Active and Passive Immunization – What is the Difference?

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Difference between active and passive immunization: The aim of active vaccination is to establish long-term effective protection. For this purpose, the body receives inactive or only fragments of pathogens. Weakened pathogens can no longer cause serious illness.

So, the vaccine simulates infection. The body reacts by producing antibodies and so-called memory cells. If a person is infected in the future, these can quickly become active and ward off the disease.

In many cases, several doses of vaccinations are necessary to build up the immune protection. This is basic vaccination. The individual vaccination dates are are the so-called “vaccination schedule”. With some vaccinations protection lasts a lifetime, others have to be boosted at regular intervals. Booster doses for adolescents and adults serve as a reminder for the immune system. They prolong the protection of the vaccination.

What is the difference between active and passive Immunisation.

Passive vaccines:

For some diseases there is the possibility to build up a fast protection through passive immunization. Therefore this may be necessary if:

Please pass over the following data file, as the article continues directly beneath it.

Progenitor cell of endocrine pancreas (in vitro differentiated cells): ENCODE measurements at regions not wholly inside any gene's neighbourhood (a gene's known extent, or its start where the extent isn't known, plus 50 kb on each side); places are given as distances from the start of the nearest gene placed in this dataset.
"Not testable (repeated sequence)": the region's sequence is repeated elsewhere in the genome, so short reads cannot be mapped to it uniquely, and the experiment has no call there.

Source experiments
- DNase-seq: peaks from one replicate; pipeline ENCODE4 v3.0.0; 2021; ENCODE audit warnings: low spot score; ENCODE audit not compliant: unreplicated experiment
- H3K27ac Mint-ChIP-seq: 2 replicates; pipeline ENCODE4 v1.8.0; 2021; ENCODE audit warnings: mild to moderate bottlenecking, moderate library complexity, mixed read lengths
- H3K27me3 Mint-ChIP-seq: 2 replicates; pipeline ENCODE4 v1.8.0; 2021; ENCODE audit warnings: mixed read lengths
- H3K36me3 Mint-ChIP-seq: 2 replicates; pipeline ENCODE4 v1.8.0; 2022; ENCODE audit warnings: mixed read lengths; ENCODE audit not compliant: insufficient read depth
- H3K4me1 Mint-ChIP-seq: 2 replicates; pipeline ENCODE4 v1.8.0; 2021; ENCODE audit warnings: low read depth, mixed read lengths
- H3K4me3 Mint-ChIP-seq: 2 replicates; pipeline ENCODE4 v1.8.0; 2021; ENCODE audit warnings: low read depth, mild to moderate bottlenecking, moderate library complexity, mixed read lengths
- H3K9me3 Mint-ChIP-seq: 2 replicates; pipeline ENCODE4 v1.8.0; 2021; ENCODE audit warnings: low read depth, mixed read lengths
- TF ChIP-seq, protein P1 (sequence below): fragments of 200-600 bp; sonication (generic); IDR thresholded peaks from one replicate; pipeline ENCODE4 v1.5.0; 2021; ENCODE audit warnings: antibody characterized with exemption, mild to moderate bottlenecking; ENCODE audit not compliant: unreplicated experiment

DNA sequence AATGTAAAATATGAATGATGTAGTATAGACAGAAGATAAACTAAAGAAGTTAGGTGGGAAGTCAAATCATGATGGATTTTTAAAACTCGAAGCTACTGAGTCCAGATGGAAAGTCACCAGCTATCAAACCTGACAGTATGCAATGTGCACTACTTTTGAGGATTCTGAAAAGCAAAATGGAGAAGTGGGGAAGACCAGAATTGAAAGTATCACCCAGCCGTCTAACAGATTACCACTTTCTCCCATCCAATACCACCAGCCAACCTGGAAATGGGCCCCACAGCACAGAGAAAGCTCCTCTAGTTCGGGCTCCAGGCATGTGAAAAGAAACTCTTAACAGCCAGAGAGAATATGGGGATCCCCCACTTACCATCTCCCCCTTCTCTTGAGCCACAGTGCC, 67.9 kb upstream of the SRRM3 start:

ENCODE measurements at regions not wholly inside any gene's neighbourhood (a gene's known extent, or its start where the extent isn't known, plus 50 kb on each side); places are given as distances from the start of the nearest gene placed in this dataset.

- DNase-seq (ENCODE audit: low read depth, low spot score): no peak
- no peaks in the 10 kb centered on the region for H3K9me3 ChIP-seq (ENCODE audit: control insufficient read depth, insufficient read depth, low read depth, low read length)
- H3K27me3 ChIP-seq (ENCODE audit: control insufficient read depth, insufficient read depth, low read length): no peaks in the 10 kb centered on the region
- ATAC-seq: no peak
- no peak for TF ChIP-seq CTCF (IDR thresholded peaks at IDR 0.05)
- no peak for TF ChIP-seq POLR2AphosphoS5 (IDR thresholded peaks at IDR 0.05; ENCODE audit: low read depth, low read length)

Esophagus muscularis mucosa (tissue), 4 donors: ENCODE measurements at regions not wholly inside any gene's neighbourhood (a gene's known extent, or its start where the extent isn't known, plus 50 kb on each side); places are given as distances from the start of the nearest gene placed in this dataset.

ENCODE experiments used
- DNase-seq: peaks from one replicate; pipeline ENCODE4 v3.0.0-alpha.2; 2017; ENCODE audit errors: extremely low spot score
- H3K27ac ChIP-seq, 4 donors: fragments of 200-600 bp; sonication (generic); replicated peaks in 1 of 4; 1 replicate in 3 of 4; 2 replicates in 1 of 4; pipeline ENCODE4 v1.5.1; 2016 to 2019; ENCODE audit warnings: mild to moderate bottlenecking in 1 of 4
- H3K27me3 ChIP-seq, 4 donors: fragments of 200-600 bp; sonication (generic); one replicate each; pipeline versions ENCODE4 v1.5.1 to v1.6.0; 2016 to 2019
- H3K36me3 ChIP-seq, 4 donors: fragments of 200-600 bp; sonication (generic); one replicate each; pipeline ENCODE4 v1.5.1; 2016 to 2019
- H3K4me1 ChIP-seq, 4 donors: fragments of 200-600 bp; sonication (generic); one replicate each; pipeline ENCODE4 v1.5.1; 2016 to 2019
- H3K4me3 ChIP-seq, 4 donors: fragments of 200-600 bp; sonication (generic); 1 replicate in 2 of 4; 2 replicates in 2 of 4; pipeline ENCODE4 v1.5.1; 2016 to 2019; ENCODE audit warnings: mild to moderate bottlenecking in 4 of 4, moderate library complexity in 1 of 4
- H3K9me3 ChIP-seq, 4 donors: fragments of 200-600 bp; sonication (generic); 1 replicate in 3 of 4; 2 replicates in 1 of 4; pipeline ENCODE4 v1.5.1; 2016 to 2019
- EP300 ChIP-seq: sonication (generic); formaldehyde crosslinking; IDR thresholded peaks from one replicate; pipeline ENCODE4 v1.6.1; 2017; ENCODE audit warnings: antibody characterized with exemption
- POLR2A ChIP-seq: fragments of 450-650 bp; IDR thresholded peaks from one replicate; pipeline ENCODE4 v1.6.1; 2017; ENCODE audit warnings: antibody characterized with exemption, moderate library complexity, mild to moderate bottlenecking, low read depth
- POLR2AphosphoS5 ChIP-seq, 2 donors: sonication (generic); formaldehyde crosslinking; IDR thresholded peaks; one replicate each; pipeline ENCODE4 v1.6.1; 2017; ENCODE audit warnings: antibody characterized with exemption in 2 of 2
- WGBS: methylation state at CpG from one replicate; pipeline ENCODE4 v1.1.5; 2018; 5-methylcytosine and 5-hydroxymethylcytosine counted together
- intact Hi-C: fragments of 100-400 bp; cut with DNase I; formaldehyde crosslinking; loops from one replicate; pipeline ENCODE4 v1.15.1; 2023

• A person has currently come into contact with a pathogen.
  • There is insufficient vaccination protection against this disease.

For this purpose, however, it must be noticed that you have been infected.

In passive vaccination, the body receives antibodies. These antibodies usually come from people who are immune to the disease. In contrast to active vaccination, passive vaccination offers immediate protection. However, it only lasts for a short time – about three months.

vaccination.

A single vaccination is often not enough. The vaccine loses its effectiveness over time due to the decrease in antibodies. Which makes them exposed to pathogens again. In most cases it is not necessary to be vaccinated individually for each disease. Current combination products combine several vaccines.

  • In passive immunity you undergo an administration of ready-made immunoglobulins that protect you from the antigen for which they are specific. Therefore only limited to their duration. After their destruction you are no longer immune.
  • In active immunity, the immune system recognizes the antigen and produces antibodies on its own. (and not only) until the antigen has been deflated. often remaining “memory” of the infection, other times lasting only a few year.

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